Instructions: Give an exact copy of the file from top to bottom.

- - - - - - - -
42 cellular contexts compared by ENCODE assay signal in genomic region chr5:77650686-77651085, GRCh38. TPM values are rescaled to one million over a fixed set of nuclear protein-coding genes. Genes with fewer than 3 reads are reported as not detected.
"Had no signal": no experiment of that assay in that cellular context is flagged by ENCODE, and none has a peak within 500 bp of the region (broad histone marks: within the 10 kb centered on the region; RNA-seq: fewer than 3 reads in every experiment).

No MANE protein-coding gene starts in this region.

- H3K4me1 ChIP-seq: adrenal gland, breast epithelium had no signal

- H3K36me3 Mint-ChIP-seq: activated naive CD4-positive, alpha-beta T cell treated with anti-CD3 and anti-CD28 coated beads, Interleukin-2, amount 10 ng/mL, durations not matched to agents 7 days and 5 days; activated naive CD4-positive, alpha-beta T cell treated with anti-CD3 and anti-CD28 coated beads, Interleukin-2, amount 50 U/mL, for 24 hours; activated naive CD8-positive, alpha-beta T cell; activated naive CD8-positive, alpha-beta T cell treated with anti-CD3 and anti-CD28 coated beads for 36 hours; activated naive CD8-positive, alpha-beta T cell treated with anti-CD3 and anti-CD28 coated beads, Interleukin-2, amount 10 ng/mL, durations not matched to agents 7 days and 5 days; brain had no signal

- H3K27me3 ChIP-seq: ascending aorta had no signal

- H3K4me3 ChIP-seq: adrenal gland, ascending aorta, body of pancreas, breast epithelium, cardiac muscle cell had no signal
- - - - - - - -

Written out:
42 cellular contexts compared by ENCODE assay signal in genomic region chr5:77650686-77651085, GRCh38. TPM values are rescaled to one million over a fixed set of nuclear protein-coding genes. Genes with fewer than 3 reads are reported as not detected.
"Had no signal": no experiment of that assay in that cellular context is flagged by ENCODE, and none has a peak within 500 bp of the region (broad histone marks: within the 10 kb centered on the region; RNA-seq: fewer than 3 reads in every experiment).

No MANE protein-coding gene starts in this region.

- H3K4me1 ChIP-seq: adrenal gland, breast epithelium had no signal

- H3K36me3 Mint-ChIP-seq: activated naive CD4-positive, alpha-beta T cell treated with anti-CD3 and anti-CD28 coated beads, Interleukin-2, amount 10 ng/mL, durations not matched to agents 7 days and 5 days; activated naive CD4-positive, alpha-beta T cell treated with anti-CD3 and anti-CD28 coated beads, Interleukin-2, amount 50 U/mL, for 24 hours; activated naive CD8-positive, alpha-beta T cell; activated naive CD8-positive, alpha-beta T cell treated with anti-CD3 and anti-CD28 coated beads for 36 hours; activated naive CD8-positive, alpha-beta T cell treated with anti-CD3 and anti-CD28 coated beads, Interleukin-2, amount 10 ng/mL, durations not matched to agents 7 days and 5 days; brain had no signal

- H3K27me3 ChIP-seq: ascending aorta had no signal

- H3K4me3 ChIP-seq: adrenal gland, ascending aorta, body of pancreas, breast epithelium, cardiac muscle cell had no signal